Technical note: each layer of muscle tissue (down to individual fibres) is wrapped in fascia,  which is a type of connective tissue, mostly made of collagen.  This stuff covers everything: bones,  muscles,  tendons,  organs etc. It keeps everything separated and is a fundamental part of the structure of the body.   All these layers of fascia have to slide smoothly over each other in order to allow freedom of movement. When they start to get sticky,  you get a problem. The initial restriction will then cause inflammation which makes it worse and then leads to other restrictions down the line. And so on and so on...
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Chucky

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Re: Guitar Playing Fatigue
« Reply #24 on: Time Format »

Would you say you clench down hard when you are playing?
Because you say also that you are very tense before/while doing shows.
You may just wear your strength away by pressing too hard, which is a quite common mistake to do.

To fight this you can play exercices or whatever you play without using your thumb at all.
It feels really weird and tricky at first, but as you keep doing it, you get better control over your fingers.
The idea is not necessarily to play fast, but rather to feel in control.
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rabidgerry

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Re: Guitar Playing Fatigue
« Reply #25 on: Time Format »

Would you say you clench down hard when you are playing?
Because you say also that you are very tense before/while doing shows.
You may just wear your strength away by pressing too hard, which is a quite common mistake to do.

To fight this you can play exercices or whatever you play without using your thumb at all.
It feels really weird and tricky at first, but as you keep doing it, you get better control over your fingers.
The idea is not necessarily to play fast, but rather to feel in control.

Yes I would say I do that, like death grip.  And yes I reckon this is a problem not helping my fatiguing issue.  I shall give your suggestion a go man, thanks for that tip.  It's so hard not to though, particularly when you are trying to play as aggressively and as energetically as possible.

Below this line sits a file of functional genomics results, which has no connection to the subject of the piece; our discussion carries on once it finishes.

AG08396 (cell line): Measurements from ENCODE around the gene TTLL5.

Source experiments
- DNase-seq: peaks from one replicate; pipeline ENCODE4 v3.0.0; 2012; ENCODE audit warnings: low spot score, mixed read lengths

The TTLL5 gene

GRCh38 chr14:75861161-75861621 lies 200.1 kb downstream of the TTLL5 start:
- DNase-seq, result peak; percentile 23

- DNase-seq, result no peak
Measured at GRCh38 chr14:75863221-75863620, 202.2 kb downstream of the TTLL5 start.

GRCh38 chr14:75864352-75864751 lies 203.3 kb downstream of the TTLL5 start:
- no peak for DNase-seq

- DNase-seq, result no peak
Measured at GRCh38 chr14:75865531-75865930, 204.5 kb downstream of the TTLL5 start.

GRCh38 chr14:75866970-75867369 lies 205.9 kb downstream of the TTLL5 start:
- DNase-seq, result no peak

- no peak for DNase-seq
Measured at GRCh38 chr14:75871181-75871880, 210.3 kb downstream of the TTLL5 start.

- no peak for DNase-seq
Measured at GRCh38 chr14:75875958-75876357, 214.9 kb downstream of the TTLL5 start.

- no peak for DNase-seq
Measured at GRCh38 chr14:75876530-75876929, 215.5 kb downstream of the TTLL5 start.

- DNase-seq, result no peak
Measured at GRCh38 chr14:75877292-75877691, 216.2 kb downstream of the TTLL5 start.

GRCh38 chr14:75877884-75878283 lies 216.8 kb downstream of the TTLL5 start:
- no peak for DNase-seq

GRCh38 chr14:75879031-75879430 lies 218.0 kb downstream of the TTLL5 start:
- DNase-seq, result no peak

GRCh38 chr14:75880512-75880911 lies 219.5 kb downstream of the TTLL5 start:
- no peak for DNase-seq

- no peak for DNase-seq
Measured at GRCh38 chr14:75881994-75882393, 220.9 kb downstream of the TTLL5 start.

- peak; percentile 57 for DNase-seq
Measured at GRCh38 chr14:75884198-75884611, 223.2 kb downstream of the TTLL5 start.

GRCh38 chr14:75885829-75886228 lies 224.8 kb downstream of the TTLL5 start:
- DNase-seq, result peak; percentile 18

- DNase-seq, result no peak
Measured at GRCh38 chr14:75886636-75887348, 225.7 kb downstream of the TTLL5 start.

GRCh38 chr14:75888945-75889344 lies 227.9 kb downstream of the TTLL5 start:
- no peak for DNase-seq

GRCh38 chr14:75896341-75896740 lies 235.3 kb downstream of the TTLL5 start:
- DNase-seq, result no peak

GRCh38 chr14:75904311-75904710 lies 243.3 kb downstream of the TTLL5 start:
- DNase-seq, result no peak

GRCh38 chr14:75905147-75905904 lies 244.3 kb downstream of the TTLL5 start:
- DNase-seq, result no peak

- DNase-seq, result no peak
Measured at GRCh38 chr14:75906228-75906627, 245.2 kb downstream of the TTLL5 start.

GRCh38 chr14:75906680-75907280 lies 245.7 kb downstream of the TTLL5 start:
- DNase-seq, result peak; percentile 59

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"whadda ya want? we want Heavy Metal"

Guitars:1986 Westone Dimension IV, 1989 Korean Squier Fat Strat Silver Series, 1998 Korean Squier Fat Strat, MIM Fender Fat Strat - FR, Squier Stagemaster Deluxe - Thru Neck x 2, Squier Stagemaster 22 Fret - 1st Gen, 1999 Squier Showmaster - Anniversary Edition, Squier Showmaster, Tokai FV40 Flying V

Effects:  Ada Mp1, Peavey Rockmaster, Boss GX700 Boss SX700 * Amps:   Rocktron Velocity 300 - Harley Benton GPA400
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Chip Roberts

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Re: Guitar Playing Fatigue
« Reply #26 on: Time Format »

Here I was thinking I was the only one with trouble; my hands have hurt for three months!  I've been to acupuncture, herbalist, massage therapy, chiropractor, occupational therapy, just about everything under the sun!  The most recent OT I've been to said my nerves are jacked up from a lifetime of poor posture and extreme weight loss in 2013, so she's been giving me some stretches and exercises which I THINK help.

Here are a few things that have helped me so far (pain is chronic, but to varying degrees):

Acupuncture - This won't be a one-time fix, but after 3 or 4 sessions on a weekly basis I found it easier to cope.
Moxa smoke - Go to your local Chinatown and see if you can find an herbalist to do this for you; it's basically an herbal blend that they burn and then put close to your skin to relax the tendons and muscles.  Expensive, but effective.
Chiropractor - They'll be able to get you aligned, which will help with your overall posture to mitigate doing/holding things incorrectly.
De Graston/gua sha - This can be done by a chiropractor or physical therapist.  They take a rounded metal bar and essentially scrape it across your problem area.  Hurts like Hell, but it breaks up any adhesions that might form; leaves a gnarly bruise for a couple of days.

Things to be careful about:

Make sure you consult a licensed medical professional before getting a deep tissue massage, as certain areas can become aggravated and actually make you feel worse.  Cupping is helpful when done by somebody who knows what they're doing (again, a traditional Chinese herbalist would know).  My herbalist gave me a massage, cupping, and moxa treatment and I felt like $100 for about 4-5 days.  I went to a different gal who gave me a deep tissue massage and cupping and the pain was excruciating.